Dave Dombrowski must answer the bell with a power bat
Dave Dombrowski knows what he has to do. He’s known for a year now.
He has to obtain a slugger — someone who can put fear into opposing pitchers, who teams must game-plan for, who can win a game with one swing of the bat.
We can name them.
Giancarlo Stanton fits that mold. You’d have to trade for him, he’d have to waive his no-trade clause, and you’d have to give up good players to obtain him. There’s White Sox first baseman Jose Abreu. Again, you’d have to trade for him and his contract is controllable. There’s J.D. Martinez. He represented one of Dombrowski’s best moves as Tigers general manager; Dombrowski basically signed him off the scrap heap after the Astros released him. Martinez is a free agent. Problem is, where would the Red Sox play him other than DH?
There’s lefthanded-hitting Eric Hosmer, an excellent hitter and defender at first base. He’s not a slugger per se, but scouts think he’d hit a few homers over Fenway’s left-field wall. He also has a desire to play in Boston.
Long shots are Miguel Cabrera and Oakland’s Khris Davis.
The lack of a slugger was the problem with the 2017 Red Sox, not John Farrell. The nitpickers won out when Dombrowski decided he was going to make a change. He has not told us why Farrell had to go, but teased us by saying he had his reasons, which he would keep to himself.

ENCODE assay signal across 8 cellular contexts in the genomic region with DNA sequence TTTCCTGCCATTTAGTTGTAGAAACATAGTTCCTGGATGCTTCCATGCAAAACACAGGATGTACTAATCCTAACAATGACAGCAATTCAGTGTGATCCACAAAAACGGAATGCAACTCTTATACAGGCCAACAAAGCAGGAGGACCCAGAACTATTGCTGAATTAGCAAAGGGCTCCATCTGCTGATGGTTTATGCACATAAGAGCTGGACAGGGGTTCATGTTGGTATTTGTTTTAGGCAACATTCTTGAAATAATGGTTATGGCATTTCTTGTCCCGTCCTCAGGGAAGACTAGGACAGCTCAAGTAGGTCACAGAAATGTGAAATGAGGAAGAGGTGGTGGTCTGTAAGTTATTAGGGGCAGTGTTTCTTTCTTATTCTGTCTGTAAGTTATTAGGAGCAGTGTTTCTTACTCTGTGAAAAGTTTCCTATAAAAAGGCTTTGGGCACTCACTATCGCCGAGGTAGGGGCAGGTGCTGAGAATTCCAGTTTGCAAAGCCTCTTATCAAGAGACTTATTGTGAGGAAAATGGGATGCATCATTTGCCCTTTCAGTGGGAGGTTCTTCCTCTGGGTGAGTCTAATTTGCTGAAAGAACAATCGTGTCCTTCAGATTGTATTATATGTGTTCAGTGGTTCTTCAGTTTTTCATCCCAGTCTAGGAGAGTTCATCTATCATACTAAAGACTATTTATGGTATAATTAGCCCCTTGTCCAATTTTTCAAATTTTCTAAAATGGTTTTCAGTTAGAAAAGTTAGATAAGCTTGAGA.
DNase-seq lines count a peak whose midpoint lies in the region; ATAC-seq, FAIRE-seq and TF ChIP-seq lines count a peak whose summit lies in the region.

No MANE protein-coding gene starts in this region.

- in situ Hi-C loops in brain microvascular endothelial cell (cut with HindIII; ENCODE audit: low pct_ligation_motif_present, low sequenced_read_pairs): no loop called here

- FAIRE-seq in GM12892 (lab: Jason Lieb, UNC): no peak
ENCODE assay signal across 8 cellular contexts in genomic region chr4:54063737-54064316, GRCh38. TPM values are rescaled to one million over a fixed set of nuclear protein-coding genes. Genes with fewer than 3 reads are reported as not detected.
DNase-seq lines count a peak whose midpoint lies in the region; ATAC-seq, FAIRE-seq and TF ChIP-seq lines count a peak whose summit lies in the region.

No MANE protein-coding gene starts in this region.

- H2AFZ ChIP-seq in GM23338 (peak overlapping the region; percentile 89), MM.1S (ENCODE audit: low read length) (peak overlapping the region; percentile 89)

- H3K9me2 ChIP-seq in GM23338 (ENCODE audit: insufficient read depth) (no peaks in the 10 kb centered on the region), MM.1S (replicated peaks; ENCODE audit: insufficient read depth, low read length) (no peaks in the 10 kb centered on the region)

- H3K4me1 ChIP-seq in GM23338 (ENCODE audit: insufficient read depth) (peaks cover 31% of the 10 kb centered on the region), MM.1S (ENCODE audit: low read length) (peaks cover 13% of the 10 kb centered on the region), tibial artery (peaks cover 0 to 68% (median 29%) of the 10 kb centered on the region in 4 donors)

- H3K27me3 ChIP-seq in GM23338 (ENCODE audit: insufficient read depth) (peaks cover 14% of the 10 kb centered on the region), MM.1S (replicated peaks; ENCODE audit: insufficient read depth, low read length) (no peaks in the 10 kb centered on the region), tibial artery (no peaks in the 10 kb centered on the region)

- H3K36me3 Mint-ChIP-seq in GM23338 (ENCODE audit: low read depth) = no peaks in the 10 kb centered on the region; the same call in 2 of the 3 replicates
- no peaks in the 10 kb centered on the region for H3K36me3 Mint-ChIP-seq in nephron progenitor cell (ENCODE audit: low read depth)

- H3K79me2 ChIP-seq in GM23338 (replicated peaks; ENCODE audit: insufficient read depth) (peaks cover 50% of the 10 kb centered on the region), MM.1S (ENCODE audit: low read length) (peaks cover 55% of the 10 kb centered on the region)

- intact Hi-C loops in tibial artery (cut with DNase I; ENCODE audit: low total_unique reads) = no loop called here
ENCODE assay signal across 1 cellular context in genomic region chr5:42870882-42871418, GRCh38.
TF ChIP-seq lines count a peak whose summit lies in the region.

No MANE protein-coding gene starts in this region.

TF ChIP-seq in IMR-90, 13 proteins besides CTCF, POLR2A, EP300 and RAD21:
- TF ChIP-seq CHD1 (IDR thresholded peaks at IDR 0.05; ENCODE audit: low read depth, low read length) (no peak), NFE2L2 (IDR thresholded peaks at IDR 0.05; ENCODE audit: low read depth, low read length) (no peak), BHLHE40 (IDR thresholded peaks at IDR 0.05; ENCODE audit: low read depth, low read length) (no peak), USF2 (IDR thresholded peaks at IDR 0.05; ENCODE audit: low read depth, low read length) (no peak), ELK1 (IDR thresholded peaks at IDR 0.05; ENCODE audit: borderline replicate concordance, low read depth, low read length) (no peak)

Red Sox bench coach Gary DiSarcina had no idea what those reasons could have been. He had been close to the situation all season, was in the clubhouse when Dombrowski was around, and never heard of any discord between Farrell and Dombrowski. But while Farrell had nice things to say about the owners, he did not discuss Dombrowski, which shows you a rift had developed between the two.
Farrell had to play with a deficient roster. He had good players, but no replacement for David Ortiz’s 37 homers. No middle-of-the-order power guy.
Dombrowski showed restraint by not exceeding the luxury tax threshold, which probably went over well with the Red Sox ownership. But in saving that money, it cost the Red Sox a chance to move on in the playoffs. Farrell was powerless.
So all of the little stories will now come out that Farrell wasn’t communicating well with his players or that he wasn’t using analytics, which was vehemently denied by DiSarcina. According to DiSarcina, Farrell and all of the Sox coaches used analytics in their preparation and during the game.
This team lacked sufficient offense to go places. Their pitching had to be outstanding all the time and it usually was. Winning 93 games in the AL East, arguably the toughest division in baseball, was no small feat. But accomplishing that isn’t enough in these parts, though it might be impressive to those living in other parts of the country.
Obtaining the right players will be challenging.
Stanton, who hit 59 home runs this year, signed a 13-year, $325 million deal that’s paid in full through the 2027 season. Starting in 2018, his salaries will start at $25 million and escalate to as much as $32 million per season.
Whew. But what if the Marlins subsidize some of that? What if they were to take on $8 million to $10 million a year and get a better haul of players in return?
From my discussions with Marlins officials — and I don’t know if this jibes with new baseball ops guru Derek Jeter —